Magnetic nanoparticles raise hopes for cures for Parkinson’s.
One reason why nerve damage to the brain cannot be easily regenerated is that neurites do not know in which direction they should develop. A team of researchers from the Ruhr-Universität Bochum (RUB), the Sorbonne University Paris and the Technische Universität Braunschweig are now working to show them the direction using magnetic nanoparticles.
The team, led by Professor Rolf Heumann, Senior Molecular Neurochemistry Researcher at RUB, hopes this will help alleviate the long-term effects of neurodegenerative diseases such as Parkinson’s. The results of the work were published on December 31, 2020 in the journal Scientific reports.
Neurites do not know how
Restoring brain function after injury or due to neurodegenerative diseases remains an unsolved problem in neuroscience and medicine. Regeneration in the central nervous system is only possible to a very limited degree, as regenerative neuritis, the axon, comes in contact with proteins that have growth-inhibiting properties. “The regenerative axis also does not initially know in which direction it must develop to reach and functionally connect the regenerated target tissue,” explains Rolf Heumann.
The signaling pathway allows nerve fibers to grow
The team at Bochum was previously able to show that activating a central signaling pathway within neurons, caused by the Ras membrane protein that binds to the cell membrane, protects cells from degeneration and also leads to fiber growth. The researchers wanted to test the direction of fiber growth in the current project. To do this, they used magnetic nanoparticles, which were implanted into neuron models. Activation of the Ras signaling pathway is activated by a permanently active Ras protein or by a Ras regulator switch protein.
Control of nanoparticles with magnetic ends
“We first showed that we were able to move iron nanoparticles into neurons in a controlled way using magnetic ends,” explains Fabian Raudzus. The team then also managed to bind the Ras regulator switch protein inside the cell to the nanoparticles and transfer them magnetically to the cell membrane. The researchers were then able to implant these functional nanoparticles into the neurite and allow it to accumulate at its tip, which determines the direction of growth. The binding of the nanoparticles and the Ras switch protein was demonstrated using light scattering measurements and by microscopic procedures such as fluorescence correlation spectroscopy.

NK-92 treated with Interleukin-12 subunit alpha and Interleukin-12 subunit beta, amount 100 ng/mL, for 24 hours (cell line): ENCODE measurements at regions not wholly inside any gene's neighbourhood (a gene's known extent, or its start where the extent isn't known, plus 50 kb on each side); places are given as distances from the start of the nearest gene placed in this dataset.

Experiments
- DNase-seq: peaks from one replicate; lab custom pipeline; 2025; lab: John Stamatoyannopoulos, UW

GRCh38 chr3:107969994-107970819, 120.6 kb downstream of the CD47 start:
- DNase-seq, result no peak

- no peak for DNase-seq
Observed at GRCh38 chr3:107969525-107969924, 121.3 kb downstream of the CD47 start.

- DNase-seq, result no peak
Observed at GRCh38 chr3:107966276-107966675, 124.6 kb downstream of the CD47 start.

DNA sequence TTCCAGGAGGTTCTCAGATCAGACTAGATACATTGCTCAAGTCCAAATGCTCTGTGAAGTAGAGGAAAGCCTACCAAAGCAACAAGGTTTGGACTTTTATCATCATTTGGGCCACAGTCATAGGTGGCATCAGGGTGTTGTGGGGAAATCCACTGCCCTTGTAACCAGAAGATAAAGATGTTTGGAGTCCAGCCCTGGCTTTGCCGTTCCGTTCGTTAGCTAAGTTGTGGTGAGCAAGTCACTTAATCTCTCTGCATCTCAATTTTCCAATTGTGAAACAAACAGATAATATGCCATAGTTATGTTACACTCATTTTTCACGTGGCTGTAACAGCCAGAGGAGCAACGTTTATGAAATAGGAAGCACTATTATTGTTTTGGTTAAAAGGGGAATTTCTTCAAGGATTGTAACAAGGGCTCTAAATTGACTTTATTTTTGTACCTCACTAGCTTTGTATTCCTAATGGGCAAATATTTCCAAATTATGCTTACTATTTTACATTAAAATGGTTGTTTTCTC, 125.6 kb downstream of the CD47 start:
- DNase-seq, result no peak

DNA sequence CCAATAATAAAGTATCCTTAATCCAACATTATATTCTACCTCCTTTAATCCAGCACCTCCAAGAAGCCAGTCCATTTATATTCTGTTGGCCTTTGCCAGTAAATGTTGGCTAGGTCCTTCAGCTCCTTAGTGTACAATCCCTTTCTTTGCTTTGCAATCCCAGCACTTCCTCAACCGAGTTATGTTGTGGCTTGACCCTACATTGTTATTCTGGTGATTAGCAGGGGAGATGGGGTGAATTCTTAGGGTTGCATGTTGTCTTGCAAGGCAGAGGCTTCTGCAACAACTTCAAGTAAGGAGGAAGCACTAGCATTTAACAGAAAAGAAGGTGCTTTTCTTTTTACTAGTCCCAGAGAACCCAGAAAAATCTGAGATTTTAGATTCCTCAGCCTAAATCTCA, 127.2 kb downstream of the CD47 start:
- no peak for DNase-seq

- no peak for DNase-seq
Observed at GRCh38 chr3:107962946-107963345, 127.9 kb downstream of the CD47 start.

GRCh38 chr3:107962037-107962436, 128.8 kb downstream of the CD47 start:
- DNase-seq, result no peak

The research team sees therapeutic potential in the ability to magnetically activate activated nanoparticles in nerve fibers: “Japanese researcher Professor Jun Takahashi recently launched a clinical trial based on transplantation of adapted neurons to replace certain dopamine . “The long-term goal of our study is to promote the regeneration of transplanted dopaminergic neurons using functional magnetic nanoparticles in the brain.”
Supplying several million neurons
To achieve this, nanoparticles must be inserted into several million neurons. The team was able to demonstrate using model cells that large populations of cells were loaded simultaneously with these magnetic nanoparticles using a simple mechanical pressure-based method. This did not stop the induction of nerve fiber growth.
“Although we are still far from a clinical application, we hope that our experiments represent a first step in supporting the regeneration of transplanted dopaminergic neurons in the treatment of Parkinson’s,” says Rolf Heumann.
Raudzus, F., et al. (2020) Magnetic spatio-temporal control of SOS1-conjugated nanoparticles for guided neurite growth in dopaminergic single cells. Scientific reports. doi.org/10.1038/s41598-020-80253-w.